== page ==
You’ve bought them, seen the animated movie, and most likely stepped on them around the house, but experience Lego’s full potential at “Brick by Brick.”
Watch your feet as you experience 7,000 square feet of Legos at the Museum of Science and Industry. Examine the 13 models based on real-world buildings and landmarks, build your own structures, test your structures with the elements, and more at this interactive exhibit.
The most impressive aspect of the exhibit are the structures created by Chicago native Adam Reed Tucker. Tucker is only one of 14 Lego Certified Professionals and also helped create the Lego Architecture sets with the company. You’ll be familiar with the sets if you’ve visited Skydeck and seen the Willis Tower set. One World Trade Center, Burj Khalifa, Golden Gate Bridge, International Space Station, and Roman Colosseum are just some of the architectural and engineering marvels you’ll experience in Lego form. Seeing these structures in this format only reaffirms how much talent it took to make them. Like the original, the Lego version of The Gateway Arch is self supporting even without the top section. Also, the 60-foot-long Golden Gate Bridge took 260 hours to build and could only be fully set up in the exhibit space because of the length.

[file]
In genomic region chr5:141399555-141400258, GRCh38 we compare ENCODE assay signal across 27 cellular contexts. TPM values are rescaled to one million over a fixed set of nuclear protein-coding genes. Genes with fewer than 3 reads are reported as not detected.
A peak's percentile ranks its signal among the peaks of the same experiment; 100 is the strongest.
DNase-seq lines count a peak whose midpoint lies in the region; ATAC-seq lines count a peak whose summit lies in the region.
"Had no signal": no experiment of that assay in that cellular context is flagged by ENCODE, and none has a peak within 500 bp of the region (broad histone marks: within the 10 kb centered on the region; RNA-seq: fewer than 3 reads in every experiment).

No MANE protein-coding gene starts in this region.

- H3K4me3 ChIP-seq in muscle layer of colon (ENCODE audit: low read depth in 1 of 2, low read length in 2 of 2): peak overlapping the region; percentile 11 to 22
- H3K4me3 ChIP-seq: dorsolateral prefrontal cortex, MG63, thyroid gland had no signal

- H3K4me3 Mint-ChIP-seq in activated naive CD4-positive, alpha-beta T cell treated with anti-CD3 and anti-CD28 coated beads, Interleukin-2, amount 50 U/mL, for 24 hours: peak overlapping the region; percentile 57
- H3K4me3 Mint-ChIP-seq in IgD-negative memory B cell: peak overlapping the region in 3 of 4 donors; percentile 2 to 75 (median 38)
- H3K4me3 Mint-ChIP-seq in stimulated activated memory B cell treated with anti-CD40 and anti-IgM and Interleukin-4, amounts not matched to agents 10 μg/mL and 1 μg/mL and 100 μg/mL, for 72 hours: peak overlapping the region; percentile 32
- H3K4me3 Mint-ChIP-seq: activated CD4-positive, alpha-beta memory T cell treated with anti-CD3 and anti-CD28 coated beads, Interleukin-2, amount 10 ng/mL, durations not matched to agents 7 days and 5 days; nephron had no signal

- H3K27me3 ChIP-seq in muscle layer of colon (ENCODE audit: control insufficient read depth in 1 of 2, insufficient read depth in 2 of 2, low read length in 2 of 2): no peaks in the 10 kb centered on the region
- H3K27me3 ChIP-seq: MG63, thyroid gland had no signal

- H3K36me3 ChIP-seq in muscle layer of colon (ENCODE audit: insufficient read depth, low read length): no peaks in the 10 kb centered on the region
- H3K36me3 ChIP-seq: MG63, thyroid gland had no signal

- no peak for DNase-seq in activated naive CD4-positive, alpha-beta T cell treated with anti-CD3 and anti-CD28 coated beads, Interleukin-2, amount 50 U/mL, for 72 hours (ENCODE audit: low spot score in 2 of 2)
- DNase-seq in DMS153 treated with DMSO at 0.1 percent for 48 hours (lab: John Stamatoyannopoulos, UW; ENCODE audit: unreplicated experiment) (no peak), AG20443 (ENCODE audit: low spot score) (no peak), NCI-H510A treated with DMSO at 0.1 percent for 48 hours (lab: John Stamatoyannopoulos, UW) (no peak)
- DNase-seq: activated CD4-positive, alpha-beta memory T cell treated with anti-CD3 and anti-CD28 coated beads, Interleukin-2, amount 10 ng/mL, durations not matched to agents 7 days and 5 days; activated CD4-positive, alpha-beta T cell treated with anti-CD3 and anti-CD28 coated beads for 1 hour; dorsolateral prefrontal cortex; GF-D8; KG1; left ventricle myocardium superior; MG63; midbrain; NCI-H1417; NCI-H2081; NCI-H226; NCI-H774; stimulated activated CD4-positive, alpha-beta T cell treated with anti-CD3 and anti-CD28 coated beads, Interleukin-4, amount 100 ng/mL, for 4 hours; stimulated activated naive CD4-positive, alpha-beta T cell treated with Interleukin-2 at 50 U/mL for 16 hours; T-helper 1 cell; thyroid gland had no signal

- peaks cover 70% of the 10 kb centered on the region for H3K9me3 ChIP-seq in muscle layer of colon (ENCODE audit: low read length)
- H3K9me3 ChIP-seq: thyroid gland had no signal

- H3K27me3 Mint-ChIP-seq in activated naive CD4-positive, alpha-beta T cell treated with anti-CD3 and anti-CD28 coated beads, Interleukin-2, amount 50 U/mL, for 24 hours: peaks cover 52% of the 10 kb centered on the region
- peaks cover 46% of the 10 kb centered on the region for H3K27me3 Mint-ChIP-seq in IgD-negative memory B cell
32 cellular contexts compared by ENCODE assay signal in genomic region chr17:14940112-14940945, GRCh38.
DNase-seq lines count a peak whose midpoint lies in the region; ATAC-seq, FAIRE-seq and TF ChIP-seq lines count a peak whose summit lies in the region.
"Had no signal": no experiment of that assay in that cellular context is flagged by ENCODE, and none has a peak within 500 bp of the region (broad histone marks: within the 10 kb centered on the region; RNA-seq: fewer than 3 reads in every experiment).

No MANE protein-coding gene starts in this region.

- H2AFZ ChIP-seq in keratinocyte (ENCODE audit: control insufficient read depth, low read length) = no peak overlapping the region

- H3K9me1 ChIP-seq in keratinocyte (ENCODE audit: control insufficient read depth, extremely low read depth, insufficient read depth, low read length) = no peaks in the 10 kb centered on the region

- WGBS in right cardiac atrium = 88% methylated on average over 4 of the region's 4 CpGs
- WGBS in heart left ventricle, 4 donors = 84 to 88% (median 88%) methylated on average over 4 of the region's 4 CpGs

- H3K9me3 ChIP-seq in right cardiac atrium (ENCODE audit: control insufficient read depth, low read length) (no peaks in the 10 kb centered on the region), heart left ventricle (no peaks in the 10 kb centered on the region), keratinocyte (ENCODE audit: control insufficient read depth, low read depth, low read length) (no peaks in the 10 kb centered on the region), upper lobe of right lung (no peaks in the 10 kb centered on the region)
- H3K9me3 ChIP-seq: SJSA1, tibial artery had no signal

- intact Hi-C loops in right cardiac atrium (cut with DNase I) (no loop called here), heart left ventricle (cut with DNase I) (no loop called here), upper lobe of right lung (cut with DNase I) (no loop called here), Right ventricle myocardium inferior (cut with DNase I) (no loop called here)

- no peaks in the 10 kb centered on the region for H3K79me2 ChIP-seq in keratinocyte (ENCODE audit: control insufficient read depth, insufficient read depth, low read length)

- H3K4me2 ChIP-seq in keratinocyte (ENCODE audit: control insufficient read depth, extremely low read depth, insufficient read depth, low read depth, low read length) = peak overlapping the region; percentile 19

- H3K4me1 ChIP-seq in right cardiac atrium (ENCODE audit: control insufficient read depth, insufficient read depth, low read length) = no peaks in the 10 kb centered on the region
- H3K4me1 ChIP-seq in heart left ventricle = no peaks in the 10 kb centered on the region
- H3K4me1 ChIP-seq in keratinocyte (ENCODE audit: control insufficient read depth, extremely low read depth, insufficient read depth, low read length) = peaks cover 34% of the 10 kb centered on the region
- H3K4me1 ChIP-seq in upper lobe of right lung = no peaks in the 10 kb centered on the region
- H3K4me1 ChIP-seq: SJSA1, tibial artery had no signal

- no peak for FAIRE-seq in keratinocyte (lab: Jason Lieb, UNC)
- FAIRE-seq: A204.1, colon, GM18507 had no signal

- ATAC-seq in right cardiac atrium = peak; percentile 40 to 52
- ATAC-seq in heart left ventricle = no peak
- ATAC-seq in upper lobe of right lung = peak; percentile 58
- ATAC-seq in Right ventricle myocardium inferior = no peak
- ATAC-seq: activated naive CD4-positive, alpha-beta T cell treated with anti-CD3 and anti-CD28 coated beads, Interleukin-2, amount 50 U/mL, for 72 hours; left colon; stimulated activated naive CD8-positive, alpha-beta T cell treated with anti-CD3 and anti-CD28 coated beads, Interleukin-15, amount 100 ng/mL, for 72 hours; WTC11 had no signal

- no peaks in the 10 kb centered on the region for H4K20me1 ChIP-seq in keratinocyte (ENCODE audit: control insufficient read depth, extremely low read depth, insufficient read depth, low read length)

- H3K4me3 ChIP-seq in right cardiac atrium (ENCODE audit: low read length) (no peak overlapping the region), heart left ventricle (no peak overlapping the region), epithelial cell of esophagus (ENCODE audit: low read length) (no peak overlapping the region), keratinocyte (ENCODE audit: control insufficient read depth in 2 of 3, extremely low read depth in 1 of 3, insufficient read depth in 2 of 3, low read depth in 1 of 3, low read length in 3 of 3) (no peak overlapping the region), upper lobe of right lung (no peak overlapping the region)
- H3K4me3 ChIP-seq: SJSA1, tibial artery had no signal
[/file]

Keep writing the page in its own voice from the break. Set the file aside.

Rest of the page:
Seeing the structures only make you want to get your hands on some Legos and see what you can do. At the exhibit there is an open build area to build your own structures. There is also a tremor table and a wind tunnel to see how your structures stand up to the elements. You can even walk on an I-beam to feel the sturdiness. All these activities sound great for kids but don’t be surprised to see some adults partake in them.
“Brick by Brick” at the Museum of Science and Industry, 5700 S. Lake Shore Dr., closes in February. To see the exhibit you need to purchase an additional ticket for a timed entry. For more information visit msichicago.org/explore/whats-here/exhibits/brick-by-brick.